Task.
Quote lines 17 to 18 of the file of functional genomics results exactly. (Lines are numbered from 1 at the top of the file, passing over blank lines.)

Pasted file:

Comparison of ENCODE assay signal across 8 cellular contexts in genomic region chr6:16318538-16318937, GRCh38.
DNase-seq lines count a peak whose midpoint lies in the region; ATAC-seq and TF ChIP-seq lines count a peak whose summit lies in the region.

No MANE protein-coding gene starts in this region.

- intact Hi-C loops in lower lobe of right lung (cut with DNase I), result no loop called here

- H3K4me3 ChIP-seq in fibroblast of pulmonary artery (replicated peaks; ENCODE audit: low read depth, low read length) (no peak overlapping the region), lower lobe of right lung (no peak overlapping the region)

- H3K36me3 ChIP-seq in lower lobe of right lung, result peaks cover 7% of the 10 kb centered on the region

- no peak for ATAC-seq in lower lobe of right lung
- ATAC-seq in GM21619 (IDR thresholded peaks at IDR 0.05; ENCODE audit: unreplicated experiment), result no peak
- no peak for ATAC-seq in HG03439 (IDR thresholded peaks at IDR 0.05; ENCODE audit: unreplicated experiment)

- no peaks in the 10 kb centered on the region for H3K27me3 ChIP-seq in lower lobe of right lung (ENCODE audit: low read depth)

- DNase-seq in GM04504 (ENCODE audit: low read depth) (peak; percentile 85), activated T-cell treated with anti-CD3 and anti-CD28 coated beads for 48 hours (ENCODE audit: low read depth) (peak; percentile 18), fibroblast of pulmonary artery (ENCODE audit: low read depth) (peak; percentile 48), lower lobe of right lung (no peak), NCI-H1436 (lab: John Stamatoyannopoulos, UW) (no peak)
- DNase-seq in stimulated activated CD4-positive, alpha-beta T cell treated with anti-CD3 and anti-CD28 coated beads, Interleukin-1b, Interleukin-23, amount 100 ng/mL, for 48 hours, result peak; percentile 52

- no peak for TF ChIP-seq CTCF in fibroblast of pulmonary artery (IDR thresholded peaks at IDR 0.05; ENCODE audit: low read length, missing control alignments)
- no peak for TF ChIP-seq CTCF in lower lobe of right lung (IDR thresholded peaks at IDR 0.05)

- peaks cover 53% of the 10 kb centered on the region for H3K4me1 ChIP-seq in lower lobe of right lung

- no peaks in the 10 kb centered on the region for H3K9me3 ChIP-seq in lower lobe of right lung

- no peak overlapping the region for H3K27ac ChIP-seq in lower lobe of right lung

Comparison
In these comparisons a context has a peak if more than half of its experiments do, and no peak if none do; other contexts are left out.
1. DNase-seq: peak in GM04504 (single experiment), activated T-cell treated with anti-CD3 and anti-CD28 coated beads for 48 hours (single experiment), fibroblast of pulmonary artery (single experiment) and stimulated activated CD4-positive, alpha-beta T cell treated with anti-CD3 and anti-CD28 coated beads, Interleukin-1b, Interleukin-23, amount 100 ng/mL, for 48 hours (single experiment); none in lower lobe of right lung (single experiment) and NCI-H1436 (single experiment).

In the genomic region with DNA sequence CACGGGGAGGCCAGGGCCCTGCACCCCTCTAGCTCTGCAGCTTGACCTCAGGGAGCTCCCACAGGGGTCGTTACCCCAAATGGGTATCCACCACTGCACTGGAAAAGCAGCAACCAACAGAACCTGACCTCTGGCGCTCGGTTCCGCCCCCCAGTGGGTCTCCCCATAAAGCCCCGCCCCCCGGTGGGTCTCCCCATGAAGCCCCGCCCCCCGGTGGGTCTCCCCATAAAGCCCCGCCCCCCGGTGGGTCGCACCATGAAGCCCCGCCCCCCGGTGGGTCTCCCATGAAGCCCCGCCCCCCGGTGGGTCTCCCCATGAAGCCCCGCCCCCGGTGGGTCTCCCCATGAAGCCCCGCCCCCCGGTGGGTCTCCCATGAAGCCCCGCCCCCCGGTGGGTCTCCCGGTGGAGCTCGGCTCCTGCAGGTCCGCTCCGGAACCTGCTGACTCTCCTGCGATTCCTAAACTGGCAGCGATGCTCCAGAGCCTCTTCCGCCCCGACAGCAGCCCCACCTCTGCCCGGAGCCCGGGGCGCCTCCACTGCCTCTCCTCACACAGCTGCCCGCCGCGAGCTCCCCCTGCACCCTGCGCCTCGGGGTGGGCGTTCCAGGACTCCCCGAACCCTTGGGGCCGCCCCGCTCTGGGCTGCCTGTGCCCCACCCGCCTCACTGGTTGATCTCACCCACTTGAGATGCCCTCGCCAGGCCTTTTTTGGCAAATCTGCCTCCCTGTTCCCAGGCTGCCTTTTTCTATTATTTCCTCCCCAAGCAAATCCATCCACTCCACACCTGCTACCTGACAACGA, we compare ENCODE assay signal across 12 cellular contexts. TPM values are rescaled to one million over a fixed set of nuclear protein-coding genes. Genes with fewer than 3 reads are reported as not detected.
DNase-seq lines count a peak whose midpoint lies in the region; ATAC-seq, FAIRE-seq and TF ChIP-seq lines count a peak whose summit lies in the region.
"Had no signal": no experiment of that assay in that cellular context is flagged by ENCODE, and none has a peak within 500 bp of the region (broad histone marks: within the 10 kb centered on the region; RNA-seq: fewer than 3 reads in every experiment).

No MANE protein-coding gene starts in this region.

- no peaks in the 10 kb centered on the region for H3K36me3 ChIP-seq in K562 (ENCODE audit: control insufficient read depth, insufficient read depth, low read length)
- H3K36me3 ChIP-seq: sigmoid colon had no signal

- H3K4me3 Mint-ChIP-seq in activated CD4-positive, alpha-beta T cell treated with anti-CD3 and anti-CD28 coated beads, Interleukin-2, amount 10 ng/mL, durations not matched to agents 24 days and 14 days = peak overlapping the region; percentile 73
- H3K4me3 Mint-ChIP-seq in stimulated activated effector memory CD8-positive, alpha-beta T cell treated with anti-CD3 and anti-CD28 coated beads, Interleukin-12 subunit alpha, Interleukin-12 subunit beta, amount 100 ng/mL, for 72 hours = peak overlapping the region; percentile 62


- no peak overlapping the region for H3K27ac ChIP-seq in lower lobe of right lung

Comparison